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It’s Friday the Thirteenth, what could possibly go wrong?

By Nick Parsons

We noted here yesterday that for the S&P 500 Index, there had already been 27 1% moves in the first 67 trading days of 2018. After Thursday’s price action, it’s now 28 from 68 as the index had another 30-point high-low trading range. It was also a pretty good day for the US Dollar which responded positively to the higher US CPI figures (albeit in line with consensus forecasts) and a slightly more ‘hawkish’ tone from the FOMC Minutes. The USD index rose to a best level in the European afternoon of 89.55 before giving back a little of these gains into the New York close. After a fairly subdued start to Friday in Asia and Europe, the USD index stands at 89.30.

During a meeting with Republican senators on Thursday, President Trump is said to have asked Larry Kudlow, his national economic council chairman, and the US trade representative Robert Lighthizer to take another look at the Trans-Pacific Partnership – a deal he once called Republicans “stupid” for endorsing. Back in April 2015, he tweeted, “The Trans-Pacific Partnership is an attack on America's business. It does not stop Japan's currency manipulation. This is a bad deal.” In the current mood of increasing tensions over trade between the US and China, however, it is thought this may offer the US greater leverage in negotiations with Beijing. Yesterday, Trump tweeted, “Would only join TPP if the deal were substantially better than the deal offered to Pres. Obama. We already have BILATERAL deals with six of the eleven nations in TPP, and are working to make a deal with the biggest of those nations, Japan, who has hit us hard on trade for years!”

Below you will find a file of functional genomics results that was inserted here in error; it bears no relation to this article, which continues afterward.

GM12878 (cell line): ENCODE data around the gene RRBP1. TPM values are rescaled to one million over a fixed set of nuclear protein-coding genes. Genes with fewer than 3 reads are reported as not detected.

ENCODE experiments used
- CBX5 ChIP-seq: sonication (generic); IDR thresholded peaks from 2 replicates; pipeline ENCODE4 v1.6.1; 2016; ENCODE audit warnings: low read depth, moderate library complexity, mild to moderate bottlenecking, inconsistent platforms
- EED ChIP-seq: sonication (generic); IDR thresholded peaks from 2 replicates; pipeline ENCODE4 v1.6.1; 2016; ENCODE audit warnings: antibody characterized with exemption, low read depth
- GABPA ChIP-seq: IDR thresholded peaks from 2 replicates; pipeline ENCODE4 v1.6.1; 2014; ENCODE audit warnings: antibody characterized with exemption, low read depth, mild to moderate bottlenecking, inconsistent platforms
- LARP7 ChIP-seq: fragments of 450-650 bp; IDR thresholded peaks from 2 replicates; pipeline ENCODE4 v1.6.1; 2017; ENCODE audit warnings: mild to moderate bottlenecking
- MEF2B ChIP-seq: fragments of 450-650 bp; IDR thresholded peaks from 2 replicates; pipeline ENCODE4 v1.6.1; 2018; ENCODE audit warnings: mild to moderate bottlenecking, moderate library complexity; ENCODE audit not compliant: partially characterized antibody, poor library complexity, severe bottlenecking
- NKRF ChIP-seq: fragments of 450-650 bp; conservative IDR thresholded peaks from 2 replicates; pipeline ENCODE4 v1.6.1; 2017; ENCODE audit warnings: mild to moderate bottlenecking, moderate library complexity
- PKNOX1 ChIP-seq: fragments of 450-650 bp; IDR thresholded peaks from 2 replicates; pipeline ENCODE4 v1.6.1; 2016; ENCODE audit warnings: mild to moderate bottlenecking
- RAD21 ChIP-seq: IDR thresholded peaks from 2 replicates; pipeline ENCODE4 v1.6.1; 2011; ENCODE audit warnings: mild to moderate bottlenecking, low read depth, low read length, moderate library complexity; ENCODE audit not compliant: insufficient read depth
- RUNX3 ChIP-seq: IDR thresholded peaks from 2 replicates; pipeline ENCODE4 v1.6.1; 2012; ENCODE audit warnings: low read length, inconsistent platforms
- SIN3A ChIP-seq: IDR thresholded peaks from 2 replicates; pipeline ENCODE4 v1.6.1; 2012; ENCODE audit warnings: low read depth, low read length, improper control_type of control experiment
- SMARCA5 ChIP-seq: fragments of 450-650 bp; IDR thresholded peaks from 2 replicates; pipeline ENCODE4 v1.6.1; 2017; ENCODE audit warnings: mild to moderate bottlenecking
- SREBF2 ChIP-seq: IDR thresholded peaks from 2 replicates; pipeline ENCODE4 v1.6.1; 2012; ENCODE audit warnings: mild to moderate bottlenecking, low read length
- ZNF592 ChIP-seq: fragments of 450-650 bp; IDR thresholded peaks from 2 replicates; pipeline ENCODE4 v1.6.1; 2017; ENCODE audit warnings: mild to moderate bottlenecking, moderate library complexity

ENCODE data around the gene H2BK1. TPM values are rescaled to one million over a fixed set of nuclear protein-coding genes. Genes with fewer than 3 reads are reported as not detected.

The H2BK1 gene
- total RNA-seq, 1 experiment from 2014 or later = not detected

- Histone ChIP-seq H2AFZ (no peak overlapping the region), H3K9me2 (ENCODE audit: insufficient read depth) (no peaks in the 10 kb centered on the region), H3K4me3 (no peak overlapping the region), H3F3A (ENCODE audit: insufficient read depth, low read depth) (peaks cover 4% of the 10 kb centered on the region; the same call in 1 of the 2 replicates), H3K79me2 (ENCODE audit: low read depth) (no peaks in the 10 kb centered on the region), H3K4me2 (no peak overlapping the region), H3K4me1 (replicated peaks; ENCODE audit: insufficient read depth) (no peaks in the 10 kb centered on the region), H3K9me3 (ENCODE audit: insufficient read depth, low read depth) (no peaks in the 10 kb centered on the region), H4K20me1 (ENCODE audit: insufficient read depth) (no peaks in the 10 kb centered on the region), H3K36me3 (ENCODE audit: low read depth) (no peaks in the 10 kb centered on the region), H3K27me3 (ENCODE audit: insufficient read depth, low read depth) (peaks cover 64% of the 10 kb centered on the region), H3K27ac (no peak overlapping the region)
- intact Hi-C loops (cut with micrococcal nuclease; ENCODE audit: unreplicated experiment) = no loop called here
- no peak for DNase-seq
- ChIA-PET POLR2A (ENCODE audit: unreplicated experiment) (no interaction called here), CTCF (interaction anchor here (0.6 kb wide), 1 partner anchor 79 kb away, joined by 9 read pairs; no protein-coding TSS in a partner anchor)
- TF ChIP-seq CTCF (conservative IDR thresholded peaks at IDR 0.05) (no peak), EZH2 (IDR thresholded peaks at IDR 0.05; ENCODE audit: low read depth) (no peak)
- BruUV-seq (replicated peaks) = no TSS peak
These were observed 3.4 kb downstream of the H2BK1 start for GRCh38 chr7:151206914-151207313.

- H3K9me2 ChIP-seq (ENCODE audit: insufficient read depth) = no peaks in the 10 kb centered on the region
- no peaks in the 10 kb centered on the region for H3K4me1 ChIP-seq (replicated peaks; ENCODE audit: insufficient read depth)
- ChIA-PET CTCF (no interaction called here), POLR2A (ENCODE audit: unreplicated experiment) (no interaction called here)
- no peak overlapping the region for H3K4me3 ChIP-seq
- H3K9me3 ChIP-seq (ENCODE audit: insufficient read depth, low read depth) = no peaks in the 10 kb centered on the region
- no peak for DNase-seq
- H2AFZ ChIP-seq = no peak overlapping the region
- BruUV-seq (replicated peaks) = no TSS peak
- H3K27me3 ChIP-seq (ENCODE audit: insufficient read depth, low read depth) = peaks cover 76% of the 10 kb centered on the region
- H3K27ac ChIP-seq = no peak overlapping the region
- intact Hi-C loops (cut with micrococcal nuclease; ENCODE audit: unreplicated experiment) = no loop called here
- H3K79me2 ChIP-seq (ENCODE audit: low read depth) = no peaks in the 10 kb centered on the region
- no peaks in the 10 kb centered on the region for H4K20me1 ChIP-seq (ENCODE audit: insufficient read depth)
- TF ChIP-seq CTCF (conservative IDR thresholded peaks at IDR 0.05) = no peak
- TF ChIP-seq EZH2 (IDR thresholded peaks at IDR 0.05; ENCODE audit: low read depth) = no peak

There are no US economic statistics released today so the Presidents Twitter feed could again be the main source of market-moving news. From the Fed, both Rosengren and Bullard are scheduled to make speeches. The USD index opens this morning in North America around 89.30.

After its pretty good run recently, the Canadian Dollar on Thursday gave back a small portion of its gains. USD/CAD moved up from an opening level of 1.2580 to a high in the European afternoon of 1.2620 and the CAD lost ground against the GBP, AUD and NZD; finishing second from bottom on our one-day chart. Overnight in Asia and this morning in Europe, however, USD/CAD is back below 1.26 and trading at levels last seen in mid-February.

In an interview with The Times newspaper, Canadian Prime Minister Justin Trudeau said there is “no way” the White House will extend steep tariffs on American imports of steel and aluminium to include countries like Britain and Canada and said Canada was confident that its exemption will be extended as it renegotiates the North American Free Trade Agreement with the US and Mexico. “The other story in this is the number of governors, industry leaders and business people and congress members in the United States who have assured me that there’s no way that this will move forward because it would be so detrimental to the exact families and workers that the president so relied upon for his electoral success… “So we take seriously the deadlines and the positioning of the American administration, but we are confident that the Canadian exemption to steel and aluminium tariffs is secure.” Asked about the present dispute between the US and China, he said that Canada would continue to sign more trade agreements “even as the world is perhaps going through questions about globalization”.